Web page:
The Oracle 9i database is a free relational database that makes use of system resources in all hardware architectures, to ensure maximum utilization in environments laden with information.
Oracle is basically a client / server to manage databases. Is a product sold worldwide, but the great power it has and its high price makes it only looks at very large companies and multinationals, as a rule
It is also the data set that provides the ability to store and go to these recursively defined as a relational model. It is also a product suite that provides a wide variety of tools.
The main goal of Oracle 9i SQL, constantly improve the data server technology and introduce the concept of relational database and SQL programming language. Also, create and maintain database objects, store, retrieve and manipulate data to solve complex challenges in information management for businesses of all types and sizes.
COMPONENTS of the system global area (SGA)
The SGA is a shared memory area used to store information and data control instance. It is created when the instance is up and is cleared when you stop using it (when you shutdown).
Table Spaces: A tablespace is a logical division of a database. Every database has at least one tablespace (tablespace named SYSTEM). You can use other table spaces to group users or applications to ease maintenance and improve performance. Some examples of these table spaces can be: USERS (utility) and undo (to undo changes.)
Data Files: Each table space consists of one or more files called data files that are stored on disk. May be located in different folders and drives. The size of these files can be changed after creation.
Records reconstruction: Oracle maintains records of all transactions in the database. These transactions are recorded in files called log files online reconstruction. These files are used to retrieve transaction database in the right order, if there is a bug in the database. They also allow Oracle to coordinate the way in which data is written to disk.
Control files: the global physical architecture of a database is maintained through their control files, in which records the control information relating to all files in the database. They are used to maintain internal consistency and guide recovery operations. These files are fundamental to the database, so multiple copies are stored online. These files should be stored in separate physical disks.
Program Global Area (PGA)
This memory area contains data and control information for processes running on the Oracle server (related to the database, of course). The size and content of the PGA depends on the server options are installed. . Is a non-shared area in which you can type and contains:
* Session Information
* Cursor State
* Space Battery
The term transaction describes a logical unit of work consists of one or more SQL statements, which should end with a commit or rollback statement. At that moment, will begin a new transaction and will be active until you run one of these two commands again.
Note that a transaction is not considered confirmed until it finishes writing the redo log file.
9I Oracle system privilege
PRIVILEGES the ability of a user within the database to perform certain operations or access to certain objects of other users.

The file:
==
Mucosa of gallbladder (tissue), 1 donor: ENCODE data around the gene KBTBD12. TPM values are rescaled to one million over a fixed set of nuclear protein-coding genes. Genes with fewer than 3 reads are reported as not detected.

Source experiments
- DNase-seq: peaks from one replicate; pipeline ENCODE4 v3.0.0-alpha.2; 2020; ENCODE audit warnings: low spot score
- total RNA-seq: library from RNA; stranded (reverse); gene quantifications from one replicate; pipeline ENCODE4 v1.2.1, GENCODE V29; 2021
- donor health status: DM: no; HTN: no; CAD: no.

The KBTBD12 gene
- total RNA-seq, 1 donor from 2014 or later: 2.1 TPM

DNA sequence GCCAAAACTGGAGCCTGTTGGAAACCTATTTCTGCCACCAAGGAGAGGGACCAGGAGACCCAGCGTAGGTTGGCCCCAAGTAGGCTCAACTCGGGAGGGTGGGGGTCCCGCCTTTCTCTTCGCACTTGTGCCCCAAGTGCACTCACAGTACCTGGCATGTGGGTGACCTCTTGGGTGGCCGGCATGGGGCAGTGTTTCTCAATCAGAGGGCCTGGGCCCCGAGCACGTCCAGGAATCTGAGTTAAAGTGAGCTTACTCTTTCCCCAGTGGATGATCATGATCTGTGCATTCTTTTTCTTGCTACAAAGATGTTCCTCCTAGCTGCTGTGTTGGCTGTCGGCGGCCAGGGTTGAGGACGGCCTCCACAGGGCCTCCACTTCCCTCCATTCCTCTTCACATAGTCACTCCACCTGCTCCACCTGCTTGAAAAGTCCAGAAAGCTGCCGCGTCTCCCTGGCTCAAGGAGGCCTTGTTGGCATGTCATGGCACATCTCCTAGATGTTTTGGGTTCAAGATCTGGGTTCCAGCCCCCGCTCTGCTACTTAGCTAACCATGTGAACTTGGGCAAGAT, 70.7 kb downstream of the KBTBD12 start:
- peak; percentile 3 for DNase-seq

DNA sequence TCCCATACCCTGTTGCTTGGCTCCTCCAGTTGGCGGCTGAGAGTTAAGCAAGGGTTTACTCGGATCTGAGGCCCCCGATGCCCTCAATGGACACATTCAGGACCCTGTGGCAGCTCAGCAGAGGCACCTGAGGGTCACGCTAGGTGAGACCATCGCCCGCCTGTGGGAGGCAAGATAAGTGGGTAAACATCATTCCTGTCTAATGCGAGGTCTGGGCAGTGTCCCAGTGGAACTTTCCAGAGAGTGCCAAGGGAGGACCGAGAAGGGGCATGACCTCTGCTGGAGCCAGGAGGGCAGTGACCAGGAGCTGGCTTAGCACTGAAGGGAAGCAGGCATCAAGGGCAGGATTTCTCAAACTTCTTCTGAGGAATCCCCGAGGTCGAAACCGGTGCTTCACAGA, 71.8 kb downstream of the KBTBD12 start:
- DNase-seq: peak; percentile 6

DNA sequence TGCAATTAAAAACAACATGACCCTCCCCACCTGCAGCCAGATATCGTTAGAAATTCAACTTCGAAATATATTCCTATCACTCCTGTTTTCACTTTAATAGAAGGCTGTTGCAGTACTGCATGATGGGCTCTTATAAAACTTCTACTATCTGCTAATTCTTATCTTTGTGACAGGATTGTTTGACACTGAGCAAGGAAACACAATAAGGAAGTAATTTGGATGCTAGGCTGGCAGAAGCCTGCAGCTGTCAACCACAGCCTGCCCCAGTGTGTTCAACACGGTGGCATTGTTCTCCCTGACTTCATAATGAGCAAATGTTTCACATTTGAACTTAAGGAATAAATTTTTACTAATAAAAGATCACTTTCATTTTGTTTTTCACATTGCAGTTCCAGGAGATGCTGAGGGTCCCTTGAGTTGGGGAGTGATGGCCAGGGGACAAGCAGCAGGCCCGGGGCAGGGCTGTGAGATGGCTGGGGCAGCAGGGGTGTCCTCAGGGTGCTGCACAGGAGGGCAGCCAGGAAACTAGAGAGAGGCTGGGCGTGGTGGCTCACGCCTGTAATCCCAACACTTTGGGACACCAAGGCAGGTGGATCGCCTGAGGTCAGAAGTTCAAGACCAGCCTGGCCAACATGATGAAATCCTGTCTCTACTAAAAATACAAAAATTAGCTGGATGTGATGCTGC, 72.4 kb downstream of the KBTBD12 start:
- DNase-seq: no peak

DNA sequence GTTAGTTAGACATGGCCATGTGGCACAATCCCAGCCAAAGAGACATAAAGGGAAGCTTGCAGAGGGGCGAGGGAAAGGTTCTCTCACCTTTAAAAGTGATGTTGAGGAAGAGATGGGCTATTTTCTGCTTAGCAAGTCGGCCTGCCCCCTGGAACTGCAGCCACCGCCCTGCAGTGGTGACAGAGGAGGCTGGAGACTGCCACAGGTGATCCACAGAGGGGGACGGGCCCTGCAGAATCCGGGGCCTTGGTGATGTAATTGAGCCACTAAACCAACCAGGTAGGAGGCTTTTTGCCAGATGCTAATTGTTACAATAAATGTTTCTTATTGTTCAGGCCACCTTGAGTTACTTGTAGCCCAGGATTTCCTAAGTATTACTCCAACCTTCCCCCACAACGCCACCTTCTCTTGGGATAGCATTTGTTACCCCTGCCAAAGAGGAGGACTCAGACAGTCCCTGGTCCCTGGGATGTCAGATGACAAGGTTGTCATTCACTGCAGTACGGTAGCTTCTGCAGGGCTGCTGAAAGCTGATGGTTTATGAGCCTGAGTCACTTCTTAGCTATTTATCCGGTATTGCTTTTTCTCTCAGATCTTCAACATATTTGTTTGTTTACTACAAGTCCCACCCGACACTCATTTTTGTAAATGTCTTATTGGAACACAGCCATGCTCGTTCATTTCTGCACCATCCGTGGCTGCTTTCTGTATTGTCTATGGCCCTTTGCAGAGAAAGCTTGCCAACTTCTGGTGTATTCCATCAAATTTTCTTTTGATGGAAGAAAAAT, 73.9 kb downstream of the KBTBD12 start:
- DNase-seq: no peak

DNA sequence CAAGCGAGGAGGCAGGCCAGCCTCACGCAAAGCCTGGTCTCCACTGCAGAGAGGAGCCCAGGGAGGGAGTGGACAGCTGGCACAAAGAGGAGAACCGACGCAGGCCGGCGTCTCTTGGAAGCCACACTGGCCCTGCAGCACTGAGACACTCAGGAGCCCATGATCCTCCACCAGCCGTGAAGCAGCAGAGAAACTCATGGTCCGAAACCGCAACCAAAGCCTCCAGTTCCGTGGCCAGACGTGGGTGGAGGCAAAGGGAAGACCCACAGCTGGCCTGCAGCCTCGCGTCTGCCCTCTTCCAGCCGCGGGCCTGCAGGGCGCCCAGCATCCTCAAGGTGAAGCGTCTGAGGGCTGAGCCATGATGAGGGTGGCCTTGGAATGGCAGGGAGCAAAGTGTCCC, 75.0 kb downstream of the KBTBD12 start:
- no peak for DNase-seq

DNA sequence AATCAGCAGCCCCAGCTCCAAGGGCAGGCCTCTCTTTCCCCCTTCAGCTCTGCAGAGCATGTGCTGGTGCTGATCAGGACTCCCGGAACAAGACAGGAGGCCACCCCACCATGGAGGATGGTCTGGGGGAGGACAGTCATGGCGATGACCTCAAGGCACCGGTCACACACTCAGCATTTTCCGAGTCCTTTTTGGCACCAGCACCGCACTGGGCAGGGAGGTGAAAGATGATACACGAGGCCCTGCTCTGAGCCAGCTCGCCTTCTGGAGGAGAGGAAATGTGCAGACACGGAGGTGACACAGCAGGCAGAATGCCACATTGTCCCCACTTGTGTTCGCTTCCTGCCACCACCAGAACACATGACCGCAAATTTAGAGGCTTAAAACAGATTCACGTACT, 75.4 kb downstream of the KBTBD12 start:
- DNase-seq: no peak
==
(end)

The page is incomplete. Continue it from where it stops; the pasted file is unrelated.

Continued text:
Privileges can be of two types:
* 1. Setting the system, for example to create tables.
* 2. Privileges on objects, such as permission to select on a concrete slab.
* SYSTEM PRIVILEGES
Allows the user to do certain tasks on the database, such as creating a tablespace. These permissions are granted by the administrator or someone who has received permission to manage that kind of privilege.In general, system permissions, allow executing commands of the type DDL (Data Definition Language), such as CREATE, ALTER and DROP or type DML (Data Manipulation Language.
Syntax for granting permits.
SQL> GRANT CREATE USER, ALTER USER, DROP USER TO (nombre_usurio)
SQL> GRANT CONNECT, RESOURCE TO inventory;
PRIVILEGES ON OBJECTS
This type of privilege allows the user to some action on an object in the database, such as a table, view, function, etc. If a user does not get these privileges could only access their own objects. And these types of privileges the owner of the object gives the administrator or someone who has received this permission explicitly. Privileges on objects agree that an object (created by a user), these privileges can be SELECT, UPDATE, DELETE, INSERT.
Roles and profiles
Roles are sets of privileges. A role can be guaranteed a number of privileges on both the system and objects, while other roles can be guaranteed.
By default when you create a user from the Enterprise Manager is assigned the permission of Connect, which allows the user to connect to the database and create their own objects in their own scheme. Otherwise, we assign them manually.
Syntax to create a role and assign it to a user:
SQL> CREATE ROLE appl_dba;
Optionally, you can assign a key role:
SQL> SET ROLE IDENTIFIED BY appl_dba app_pwd;
To assign this role to a user:
SQL> GRANT appl_dba TO jdoe;
Another common use is to assign roles Object-level privileges, for example in an invoice table where we just want to be able to Querys and Inserts:
SQL> CREATE ROLE reference;
SQL> GRANT SELECT, INSERT on analista.factura TO consultation;
Profiles to define resource constraints. For example we can define a profile that limits the number of concurrently open sessions for any user, and then apply the profile to one or more specific users.
BASIC SAFETY SCHEME
SHOW USER user .- know that we are working
SQL> SHOW USER
the user is “SYSTEM”
SQL> CREATE USER US3
2 IDENTIFIED BY PUS3
3 PASSWORD EXPIRE
4 ACCOUNT LOCK;
SQL> GRANT CREATE SESSION TO US3;